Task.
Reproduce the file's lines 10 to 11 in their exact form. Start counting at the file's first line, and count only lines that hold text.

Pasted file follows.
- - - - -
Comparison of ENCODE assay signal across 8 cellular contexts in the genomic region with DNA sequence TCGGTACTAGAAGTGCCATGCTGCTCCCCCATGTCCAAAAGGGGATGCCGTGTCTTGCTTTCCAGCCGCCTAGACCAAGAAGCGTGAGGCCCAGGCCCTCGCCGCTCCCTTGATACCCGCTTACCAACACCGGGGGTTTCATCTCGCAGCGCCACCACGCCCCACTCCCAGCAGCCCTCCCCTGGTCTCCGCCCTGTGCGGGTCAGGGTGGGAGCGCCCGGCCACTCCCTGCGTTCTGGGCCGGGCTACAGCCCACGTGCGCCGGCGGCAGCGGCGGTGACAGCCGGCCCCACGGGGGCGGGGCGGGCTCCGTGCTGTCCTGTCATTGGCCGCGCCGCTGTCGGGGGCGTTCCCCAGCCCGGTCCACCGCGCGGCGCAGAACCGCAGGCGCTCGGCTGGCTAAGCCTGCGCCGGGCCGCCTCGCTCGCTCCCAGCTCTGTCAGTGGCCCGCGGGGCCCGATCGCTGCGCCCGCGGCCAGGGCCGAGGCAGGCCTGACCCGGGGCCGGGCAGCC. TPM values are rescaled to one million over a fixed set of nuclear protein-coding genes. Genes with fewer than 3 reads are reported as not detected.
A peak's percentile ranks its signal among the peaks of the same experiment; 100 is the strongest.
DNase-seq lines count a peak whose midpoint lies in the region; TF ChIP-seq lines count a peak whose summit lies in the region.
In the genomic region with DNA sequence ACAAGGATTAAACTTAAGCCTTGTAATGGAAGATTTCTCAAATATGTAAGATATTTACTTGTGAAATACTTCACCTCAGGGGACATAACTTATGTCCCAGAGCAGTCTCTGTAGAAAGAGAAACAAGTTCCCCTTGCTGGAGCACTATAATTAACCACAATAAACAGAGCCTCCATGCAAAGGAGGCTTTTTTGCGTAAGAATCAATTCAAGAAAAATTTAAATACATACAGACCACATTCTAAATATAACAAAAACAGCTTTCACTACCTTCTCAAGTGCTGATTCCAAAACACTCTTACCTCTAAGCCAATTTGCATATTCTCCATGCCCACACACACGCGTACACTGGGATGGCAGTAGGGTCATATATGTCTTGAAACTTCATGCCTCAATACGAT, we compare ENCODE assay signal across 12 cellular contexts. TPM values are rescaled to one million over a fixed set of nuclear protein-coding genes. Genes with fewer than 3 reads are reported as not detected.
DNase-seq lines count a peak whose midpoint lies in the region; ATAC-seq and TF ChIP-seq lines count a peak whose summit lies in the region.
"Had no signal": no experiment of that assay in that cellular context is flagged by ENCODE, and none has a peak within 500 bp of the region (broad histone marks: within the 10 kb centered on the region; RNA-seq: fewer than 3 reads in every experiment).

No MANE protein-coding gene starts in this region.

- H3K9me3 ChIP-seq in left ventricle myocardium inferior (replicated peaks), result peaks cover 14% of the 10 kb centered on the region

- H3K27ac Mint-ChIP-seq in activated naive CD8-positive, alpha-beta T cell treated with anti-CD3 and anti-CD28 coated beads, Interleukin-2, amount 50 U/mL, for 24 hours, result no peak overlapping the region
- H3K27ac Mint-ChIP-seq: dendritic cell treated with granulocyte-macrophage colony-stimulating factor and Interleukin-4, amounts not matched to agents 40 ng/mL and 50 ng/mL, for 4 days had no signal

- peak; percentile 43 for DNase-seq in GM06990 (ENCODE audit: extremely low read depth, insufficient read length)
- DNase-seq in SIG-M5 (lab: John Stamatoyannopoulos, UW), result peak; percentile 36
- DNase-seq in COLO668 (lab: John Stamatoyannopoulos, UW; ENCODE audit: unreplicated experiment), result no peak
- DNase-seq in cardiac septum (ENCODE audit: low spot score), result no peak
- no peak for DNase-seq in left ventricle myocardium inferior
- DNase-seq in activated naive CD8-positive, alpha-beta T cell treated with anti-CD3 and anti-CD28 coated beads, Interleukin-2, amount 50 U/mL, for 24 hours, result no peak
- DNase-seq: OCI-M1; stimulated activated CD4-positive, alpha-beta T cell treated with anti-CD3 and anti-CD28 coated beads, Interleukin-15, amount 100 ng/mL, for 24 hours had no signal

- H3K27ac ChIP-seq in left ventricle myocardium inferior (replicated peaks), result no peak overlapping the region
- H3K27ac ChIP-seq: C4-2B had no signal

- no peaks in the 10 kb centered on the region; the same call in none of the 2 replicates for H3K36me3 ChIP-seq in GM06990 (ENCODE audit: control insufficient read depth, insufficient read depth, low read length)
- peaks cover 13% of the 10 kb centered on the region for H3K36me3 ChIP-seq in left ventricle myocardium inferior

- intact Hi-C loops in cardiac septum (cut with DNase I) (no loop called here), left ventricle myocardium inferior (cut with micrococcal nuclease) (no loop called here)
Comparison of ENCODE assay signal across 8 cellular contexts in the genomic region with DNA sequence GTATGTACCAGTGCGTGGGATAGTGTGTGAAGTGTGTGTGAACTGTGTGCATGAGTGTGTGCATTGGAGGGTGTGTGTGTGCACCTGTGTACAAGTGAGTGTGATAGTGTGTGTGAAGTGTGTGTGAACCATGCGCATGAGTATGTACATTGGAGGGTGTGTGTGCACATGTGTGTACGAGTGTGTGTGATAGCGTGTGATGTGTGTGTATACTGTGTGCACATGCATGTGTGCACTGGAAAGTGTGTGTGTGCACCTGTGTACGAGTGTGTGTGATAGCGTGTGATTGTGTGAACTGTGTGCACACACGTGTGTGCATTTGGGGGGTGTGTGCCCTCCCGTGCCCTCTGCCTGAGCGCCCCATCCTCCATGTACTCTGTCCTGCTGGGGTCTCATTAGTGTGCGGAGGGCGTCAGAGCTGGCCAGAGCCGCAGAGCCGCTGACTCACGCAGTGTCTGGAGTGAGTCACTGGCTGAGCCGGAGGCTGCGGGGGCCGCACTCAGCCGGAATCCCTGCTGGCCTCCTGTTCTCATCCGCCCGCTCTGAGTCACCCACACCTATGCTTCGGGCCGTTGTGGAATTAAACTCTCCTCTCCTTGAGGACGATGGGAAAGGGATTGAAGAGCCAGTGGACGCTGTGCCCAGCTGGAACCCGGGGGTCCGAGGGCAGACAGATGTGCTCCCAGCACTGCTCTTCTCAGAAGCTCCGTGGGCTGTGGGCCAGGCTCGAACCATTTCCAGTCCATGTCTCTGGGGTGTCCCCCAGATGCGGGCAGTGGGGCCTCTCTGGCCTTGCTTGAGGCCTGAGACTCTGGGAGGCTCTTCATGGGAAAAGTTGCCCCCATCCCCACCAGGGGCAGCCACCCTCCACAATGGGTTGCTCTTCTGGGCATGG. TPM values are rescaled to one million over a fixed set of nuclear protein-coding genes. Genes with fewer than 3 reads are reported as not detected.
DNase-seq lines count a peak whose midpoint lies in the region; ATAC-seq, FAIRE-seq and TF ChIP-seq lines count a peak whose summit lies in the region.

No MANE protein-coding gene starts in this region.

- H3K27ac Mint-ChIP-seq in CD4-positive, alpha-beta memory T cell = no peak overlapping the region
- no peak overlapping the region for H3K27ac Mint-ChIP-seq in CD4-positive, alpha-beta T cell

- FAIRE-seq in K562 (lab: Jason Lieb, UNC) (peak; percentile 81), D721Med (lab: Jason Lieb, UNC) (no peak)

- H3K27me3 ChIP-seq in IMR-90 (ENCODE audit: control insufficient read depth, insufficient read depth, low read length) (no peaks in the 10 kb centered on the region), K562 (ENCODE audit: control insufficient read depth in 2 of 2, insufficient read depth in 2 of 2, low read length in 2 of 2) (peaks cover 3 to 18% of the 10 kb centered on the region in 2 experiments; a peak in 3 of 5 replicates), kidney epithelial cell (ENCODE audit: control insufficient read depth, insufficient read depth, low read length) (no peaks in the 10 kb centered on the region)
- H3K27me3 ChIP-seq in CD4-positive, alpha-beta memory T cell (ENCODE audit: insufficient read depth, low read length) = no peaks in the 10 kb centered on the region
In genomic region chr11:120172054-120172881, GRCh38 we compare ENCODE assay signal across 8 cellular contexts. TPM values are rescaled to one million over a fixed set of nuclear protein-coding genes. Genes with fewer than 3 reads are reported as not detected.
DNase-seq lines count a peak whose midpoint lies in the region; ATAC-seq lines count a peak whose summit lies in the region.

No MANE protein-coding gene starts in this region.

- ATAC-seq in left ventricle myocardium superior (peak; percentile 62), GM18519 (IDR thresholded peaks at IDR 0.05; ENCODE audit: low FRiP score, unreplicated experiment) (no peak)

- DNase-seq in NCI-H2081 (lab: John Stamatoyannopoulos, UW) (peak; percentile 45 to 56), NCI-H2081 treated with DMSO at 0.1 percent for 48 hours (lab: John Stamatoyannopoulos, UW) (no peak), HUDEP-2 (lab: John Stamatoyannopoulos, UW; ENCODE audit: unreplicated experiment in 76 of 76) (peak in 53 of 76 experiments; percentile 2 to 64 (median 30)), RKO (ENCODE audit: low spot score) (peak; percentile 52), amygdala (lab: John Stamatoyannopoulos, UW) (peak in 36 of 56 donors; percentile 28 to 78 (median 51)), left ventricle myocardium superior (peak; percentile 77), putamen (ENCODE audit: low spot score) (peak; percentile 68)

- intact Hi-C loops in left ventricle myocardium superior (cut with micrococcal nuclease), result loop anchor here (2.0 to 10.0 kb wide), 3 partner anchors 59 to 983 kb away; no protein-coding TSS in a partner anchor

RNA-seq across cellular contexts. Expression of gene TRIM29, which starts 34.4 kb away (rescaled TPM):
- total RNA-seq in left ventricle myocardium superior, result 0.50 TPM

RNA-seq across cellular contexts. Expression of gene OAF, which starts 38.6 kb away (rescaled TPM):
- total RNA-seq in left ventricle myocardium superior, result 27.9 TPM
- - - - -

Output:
- H3K27ac Mint-ChIP-seq: dendritic cell treated with granulocyte-macrophage colony-stimulating factor and Interleukin-4, amounts not matched to agents 40 ng/mL and 50 ng/mL, for 4 days had no signal

- peak; percentile 43 for DNase-seq in GM06990 (ENCODE audit: extremely low read depth, insufficient read length)